Aili's Reviews > 1491: New Revelations of the Americas Before Columbus

1491 by Charles C. Mann
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Aug 27, 2007

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Read in August, 2007

So the major thing to note here is that this is a history of the inhabitants of pre-Columbian Western Hemisphere... written by a feature journalist. It has a lot of straight history, but also a lot of information gleaned from non-standard or new techniques, such as archaeology, forensic science, and linguistics. Oh, and actually talking to folks who identify as indigenous -- who are, lots of them, still around.

A fair amount of the material was familiar to me from taking Colonial Latin America (taught by the awesome Prof. Cope) in college and from reading Guns, Germs, and Steel [and it's clear that the author totally hearts Jared Diamond]. But even with that background, there was enough new/interesting stuff to keep me entertained.

The downside is also the upside: as a journalist, the author is prone to kind of florid prose, which I found distracting but others (I hear) find exciting.

He also jumps around a lot -- it was unclear from the chapter titles what themes would be covered, or where, or who. The thread within a given chapter can jump from maps of the Amazon Basin to a Short History of the Fall of the Inkan [sic] Empire to How to Make Tortillas in Oaxaca, Mexico. The lack of overall structure meant that the author has to keep explicitly stating his extremely general goal: "I just wanna write about these folks because the current history paradigm totally fails to." Because otherwise you might forget it or wonder why he's spending 10 pages discussing a somewhat arbitrarily-chosen Mayan civil war in extreme detail.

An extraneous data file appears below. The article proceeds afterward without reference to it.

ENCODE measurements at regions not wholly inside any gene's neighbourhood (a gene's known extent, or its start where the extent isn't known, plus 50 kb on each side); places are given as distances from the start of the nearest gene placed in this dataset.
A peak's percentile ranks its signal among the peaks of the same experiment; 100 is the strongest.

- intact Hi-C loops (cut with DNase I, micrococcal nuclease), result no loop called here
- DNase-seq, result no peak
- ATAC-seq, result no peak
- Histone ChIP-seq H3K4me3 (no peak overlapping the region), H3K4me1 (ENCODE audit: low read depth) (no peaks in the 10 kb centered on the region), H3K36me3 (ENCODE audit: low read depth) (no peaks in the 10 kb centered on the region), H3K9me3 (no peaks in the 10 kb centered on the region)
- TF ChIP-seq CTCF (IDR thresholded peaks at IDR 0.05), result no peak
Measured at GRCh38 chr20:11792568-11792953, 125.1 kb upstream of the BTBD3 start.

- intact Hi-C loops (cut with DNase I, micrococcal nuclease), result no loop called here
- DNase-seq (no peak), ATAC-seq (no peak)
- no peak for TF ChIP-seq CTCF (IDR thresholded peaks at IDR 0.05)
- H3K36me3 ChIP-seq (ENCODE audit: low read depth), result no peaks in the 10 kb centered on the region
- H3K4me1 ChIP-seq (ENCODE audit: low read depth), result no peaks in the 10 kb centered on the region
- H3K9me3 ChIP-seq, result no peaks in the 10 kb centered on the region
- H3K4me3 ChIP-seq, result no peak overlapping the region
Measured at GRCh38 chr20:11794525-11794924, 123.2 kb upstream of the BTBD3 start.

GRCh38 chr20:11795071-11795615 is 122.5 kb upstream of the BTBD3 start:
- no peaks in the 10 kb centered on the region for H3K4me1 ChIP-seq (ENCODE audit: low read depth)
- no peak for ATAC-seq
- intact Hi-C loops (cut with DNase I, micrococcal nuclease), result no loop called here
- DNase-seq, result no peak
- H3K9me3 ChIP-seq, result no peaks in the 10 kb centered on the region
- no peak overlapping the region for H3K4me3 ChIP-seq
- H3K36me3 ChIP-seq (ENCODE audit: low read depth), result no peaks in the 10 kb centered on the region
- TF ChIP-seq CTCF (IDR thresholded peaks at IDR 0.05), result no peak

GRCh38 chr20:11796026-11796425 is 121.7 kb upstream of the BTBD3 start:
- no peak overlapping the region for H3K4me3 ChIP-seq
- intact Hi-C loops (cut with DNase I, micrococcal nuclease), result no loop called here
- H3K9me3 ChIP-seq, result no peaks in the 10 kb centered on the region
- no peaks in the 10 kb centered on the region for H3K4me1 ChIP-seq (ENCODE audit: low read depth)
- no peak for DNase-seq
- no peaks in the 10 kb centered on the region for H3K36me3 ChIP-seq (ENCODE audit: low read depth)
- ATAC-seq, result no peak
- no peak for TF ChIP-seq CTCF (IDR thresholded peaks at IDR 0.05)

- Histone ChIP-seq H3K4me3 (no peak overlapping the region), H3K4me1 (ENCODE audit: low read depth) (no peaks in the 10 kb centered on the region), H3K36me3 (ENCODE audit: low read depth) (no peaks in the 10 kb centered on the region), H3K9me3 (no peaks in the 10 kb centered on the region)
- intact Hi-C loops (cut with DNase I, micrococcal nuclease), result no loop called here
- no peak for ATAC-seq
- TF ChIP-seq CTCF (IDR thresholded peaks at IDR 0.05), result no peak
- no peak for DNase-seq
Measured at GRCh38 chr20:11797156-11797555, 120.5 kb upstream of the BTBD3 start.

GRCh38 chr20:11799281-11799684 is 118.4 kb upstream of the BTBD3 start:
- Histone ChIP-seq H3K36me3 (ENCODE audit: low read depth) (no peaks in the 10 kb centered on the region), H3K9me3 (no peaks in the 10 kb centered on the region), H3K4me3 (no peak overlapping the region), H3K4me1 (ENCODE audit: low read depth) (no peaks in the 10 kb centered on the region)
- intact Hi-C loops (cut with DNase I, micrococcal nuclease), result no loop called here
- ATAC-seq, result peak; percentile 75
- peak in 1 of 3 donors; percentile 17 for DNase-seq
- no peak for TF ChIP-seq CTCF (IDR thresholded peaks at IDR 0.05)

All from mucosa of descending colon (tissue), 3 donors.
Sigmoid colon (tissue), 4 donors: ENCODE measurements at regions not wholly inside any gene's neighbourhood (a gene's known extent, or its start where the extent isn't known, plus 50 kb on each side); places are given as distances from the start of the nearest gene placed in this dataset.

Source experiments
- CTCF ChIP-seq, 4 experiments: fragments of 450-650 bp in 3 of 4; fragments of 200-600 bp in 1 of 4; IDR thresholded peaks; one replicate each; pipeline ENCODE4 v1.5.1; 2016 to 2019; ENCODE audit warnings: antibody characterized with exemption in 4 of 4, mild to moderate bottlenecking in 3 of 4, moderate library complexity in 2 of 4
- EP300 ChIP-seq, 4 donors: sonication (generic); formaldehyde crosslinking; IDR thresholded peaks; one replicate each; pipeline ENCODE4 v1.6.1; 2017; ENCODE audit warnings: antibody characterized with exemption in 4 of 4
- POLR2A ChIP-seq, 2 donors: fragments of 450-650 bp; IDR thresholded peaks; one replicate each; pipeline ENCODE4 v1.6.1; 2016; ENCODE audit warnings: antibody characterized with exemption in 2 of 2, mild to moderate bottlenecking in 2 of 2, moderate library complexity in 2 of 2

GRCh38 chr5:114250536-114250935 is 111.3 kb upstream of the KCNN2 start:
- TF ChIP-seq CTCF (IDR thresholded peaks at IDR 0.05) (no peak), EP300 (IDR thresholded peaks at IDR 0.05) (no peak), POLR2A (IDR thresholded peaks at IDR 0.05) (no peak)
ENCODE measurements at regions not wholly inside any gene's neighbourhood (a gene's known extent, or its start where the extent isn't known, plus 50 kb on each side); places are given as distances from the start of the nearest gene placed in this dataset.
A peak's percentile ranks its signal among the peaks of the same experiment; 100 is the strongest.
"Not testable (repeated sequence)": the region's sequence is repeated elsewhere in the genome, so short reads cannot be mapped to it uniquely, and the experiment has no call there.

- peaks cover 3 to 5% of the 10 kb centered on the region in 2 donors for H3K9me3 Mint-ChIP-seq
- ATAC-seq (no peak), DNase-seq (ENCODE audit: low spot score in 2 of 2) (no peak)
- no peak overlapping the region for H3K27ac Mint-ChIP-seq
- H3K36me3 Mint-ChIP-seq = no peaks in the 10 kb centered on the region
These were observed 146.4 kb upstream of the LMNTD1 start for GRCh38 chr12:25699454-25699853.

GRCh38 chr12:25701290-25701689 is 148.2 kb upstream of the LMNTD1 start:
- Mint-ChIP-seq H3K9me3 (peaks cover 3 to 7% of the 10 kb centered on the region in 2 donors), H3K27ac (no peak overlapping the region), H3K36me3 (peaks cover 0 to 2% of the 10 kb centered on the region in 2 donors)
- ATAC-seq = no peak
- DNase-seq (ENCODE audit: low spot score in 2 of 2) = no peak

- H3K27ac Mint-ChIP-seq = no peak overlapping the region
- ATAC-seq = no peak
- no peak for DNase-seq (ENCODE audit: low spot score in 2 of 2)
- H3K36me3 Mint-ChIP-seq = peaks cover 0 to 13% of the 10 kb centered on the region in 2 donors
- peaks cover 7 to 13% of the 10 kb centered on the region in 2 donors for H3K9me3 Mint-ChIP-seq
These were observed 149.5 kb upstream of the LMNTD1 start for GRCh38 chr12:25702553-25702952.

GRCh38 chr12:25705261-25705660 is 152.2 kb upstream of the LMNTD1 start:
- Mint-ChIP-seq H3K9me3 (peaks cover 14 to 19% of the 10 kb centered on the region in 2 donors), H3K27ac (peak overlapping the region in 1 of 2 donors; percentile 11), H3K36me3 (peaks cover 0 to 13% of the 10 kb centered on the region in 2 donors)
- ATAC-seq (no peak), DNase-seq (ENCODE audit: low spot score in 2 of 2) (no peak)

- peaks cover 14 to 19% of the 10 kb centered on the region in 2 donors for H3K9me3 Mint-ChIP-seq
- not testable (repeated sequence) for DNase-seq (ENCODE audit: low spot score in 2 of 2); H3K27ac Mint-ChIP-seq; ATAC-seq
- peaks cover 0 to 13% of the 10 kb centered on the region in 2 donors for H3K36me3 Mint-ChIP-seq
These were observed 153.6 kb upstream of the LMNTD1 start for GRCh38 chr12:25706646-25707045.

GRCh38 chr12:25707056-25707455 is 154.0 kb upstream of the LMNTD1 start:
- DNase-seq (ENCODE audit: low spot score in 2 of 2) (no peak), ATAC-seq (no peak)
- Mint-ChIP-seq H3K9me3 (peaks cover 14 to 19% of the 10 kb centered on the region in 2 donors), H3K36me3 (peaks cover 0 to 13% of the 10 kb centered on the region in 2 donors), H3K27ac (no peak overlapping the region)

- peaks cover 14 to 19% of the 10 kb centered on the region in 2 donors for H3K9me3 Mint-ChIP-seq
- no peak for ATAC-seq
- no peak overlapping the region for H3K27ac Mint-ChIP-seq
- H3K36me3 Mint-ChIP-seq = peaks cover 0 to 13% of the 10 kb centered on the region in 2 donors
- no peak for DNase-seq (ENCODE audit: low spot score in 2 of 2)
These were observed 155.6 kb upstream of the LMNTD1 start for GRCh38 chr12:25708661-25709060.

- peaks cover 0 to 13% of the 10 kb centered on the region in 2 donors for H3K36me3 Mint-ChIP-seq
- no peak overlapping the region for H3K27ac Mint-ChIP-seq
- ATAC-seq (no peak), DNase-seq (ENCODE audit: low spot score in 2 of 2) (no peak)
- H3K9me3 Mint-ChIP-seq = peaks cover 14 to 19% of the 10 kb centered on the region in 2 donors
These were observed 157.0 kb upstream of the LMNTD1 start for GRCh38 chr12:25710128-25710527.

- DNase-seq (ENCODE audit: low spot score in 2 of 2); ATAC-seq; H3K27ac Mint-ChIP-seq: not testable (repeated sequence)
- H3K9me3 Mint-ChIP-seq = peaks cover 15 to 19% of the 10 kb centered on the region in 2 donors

His intention is laudable, but having such a general goal means that there's no clear build-up to a conclusion. So it's very easy to flip or page through this book, but it's kind of boring to read it straight through.
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message 1: by Clif (last edited Apr 30, 2010 06:46PM) (new) - rated it 4 stars

Clif To be fair to Mann, I think he's got two goals in mind in his writing style. He tells the detailed stories (such as those of the warring factions) in order to give life to the book; to take us back in time to "real" events. The second goal is to have a place-marker that will stick in the mind of the reader so that later on he can refer back to the name of a city, leader of of a battle, etc., and you and I will say, "oh yeah, I remember that", helping us to tie all the information together to create a concept of the civilization over time. This, it seems to me, is more likely to keep our minds active than a pure chronology.

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